Maritime Administration News Release
|News Release #:||MARAD 15-08|
|Date:||Jul 28 2008|
Last World War II-Era Liberty Ship Leaving James River Reserve Fleet
Arthur M. Huddell is Bound for Greece
The Department of Transportation today announced that the last of America’s famous Liberty ships, the Arthur M. Huddell, will be towed from the James River Reserve Fleet site at Fort Eustis, Va., to Norfolk, on July 28, 2008, to prepare the World War II-era vessel for a cross-Atlantic tow to its new homeport in Greece. Greek officials say the ship will become a merchant marine museum of that nation’s shipping industry.
While in Norfolk, the Huddell will be berthed at the W3 Marine facility while the cross-Atlantic tow-prep is performed by a local Hampton Roads marine services company.
The ship’s transfer is the result of Memorandum of Understanding between the United States and the government of Greece, which was signed in June 2008 by Maritime Administrator Sean T. Connaughton and Greece’s Minister of Merchant Marine George Voulgarakis.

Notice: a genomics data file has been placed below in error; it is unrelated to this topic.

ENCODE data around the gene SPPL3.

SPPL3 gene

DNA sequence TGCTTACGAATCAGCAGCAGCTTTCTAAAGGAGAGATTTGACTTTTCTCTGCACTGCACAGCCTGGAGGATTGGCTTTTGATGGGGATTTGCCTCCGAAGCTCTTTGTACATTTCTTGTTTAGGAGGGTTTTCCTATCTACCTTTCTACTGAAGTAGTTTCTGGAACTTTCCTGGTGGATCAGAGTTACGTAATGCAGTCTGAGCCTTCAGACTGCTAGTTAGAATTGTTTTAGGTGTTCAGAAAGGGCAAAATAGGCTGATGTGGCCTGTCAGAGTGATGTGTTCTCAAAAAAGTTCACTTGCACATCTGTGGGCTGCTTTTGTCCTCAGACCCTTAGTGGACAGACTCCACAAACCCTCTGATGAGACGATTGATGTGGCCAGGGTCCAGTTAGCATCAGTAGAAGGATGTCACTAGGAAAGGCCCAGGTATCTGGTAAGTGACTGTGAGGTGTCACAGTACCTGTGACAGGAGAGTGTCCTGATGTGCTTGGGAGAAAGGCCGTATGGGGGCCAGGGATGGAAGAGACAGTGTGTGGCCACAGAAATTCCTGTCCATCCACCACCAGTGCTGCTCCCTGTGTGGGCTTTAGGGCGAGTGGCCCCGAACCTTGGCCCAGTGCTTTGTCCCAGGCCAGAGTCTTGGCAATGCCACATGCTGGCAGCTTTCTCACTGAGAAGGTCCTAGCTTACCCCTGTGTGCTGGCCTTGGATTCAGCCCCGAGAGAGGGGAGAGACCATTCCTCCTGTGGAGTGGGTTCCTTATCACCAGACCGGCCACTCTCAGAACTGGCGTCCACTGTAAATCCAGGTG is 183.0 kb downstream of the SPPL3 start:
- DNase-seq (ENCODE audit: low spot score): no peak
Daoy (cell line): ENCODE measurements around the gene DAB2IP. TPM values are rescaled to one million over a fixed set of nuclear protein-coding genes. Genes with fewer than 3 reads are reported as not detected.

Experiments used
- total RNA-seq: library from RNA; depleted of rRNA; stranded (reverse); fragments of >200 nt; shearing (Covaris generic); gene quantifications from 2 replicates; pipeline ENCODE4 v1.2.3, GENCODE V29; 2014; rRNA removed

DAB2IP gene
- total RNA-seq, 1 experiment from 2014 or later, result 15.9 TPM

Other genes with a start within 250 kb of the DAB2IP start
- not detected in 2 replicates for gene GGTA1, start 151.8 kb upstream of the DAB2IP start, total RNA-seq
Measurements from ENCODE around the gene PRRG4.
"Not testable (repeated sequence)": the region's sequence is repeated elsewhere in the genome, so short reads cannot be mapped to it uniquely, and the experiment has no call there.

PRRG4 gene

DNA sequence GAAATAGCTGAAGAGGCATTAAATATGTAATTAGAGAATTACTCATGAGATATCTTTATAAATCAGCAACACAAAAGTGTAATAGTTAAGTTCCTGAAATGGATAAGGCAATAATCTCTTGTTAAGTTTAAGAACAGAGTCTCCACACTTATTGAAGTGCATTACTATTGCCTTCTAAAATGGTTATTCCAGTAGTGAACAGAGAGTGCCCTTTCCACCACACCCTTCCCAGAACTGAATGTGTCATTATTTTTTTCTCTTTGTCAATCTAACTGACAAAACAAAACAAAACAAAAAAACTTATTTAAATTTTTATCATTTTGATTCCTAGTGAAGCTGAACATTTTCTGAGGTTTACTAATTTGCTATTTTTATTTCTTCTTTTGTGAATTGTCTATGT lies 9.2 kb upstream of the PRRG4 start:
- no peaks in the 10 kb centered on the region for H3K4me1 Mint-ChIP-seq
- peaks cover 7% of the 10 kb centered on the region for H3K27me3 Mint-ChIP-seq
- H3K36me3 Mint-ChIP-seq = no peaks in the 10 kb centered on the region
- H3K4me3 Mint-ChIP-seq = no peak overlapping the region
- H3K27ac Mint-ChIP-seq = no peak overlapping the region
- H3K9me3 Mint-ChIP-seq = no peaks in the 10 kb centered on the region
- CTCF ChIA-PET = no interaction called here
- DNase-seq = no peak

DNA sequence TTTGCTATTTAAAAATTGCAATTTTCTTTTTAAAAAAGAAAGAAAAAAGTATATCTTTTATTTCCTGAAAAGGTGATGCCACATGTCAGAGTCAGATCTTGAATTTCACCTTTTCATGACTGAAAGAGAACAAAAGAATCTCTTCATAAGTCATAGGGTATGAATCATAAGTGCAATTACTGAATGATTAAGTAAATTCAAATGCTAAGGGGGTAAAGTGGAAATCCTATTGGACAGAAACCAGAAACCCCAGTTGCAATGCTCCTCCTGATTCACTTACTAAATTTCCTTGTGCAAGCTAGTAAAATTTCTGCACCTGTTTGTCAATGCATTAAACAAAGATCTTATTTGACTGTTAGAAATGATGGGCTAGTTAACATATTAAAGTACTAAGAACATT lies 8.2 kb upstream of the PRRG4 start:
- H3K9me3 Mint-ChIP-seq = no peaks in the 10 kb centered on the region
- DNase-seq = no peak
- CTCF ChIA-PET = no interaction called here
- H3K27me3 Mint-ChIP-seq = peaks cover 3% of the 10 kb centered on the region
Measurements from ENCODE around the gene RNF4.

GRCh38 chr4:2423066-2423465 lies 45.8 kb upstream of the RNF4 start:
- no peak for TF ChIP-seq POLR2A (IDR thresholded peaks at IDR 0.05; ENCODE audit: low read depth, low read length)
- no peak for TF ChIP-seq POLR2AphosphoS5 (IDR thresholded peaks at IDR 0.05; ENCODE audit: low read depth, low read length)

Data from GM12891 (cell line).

During World War II, American shipyards built 2,751 Liberty ships in the largest shipbuilding effort in history. The Liberty ships were crewed by merchant mariners and carried troops and military cargo all over the world.
After World War II ended, Greek ship owners purchased many Liberty ships to build up their fleet. The Greek merchant fleet is now the largest in the world
"The Liberty ships served both our countries well in war and peace," said Administrator Connaughton. "They were vital to the Allied victory in World War II, and a cornerstone of postwar prosperity, both for the United States and for Greece. This is an appropriate final chapter."
The Maritime Administration keeps ships in three National Defense Reserve Fleet sites to support Armed Forces movements and to respond to national emergencies. Those sites are the James River Reserve Fleet in Newport News, Virginia; Beaumont Reserve Fleet in Beaumont, Texas; and Suisun Bay Reserve Fleet in Benicia, California. When the ships become obsolete, the Maritime Administration arranges for their disposition in an environmentally sensitive manner.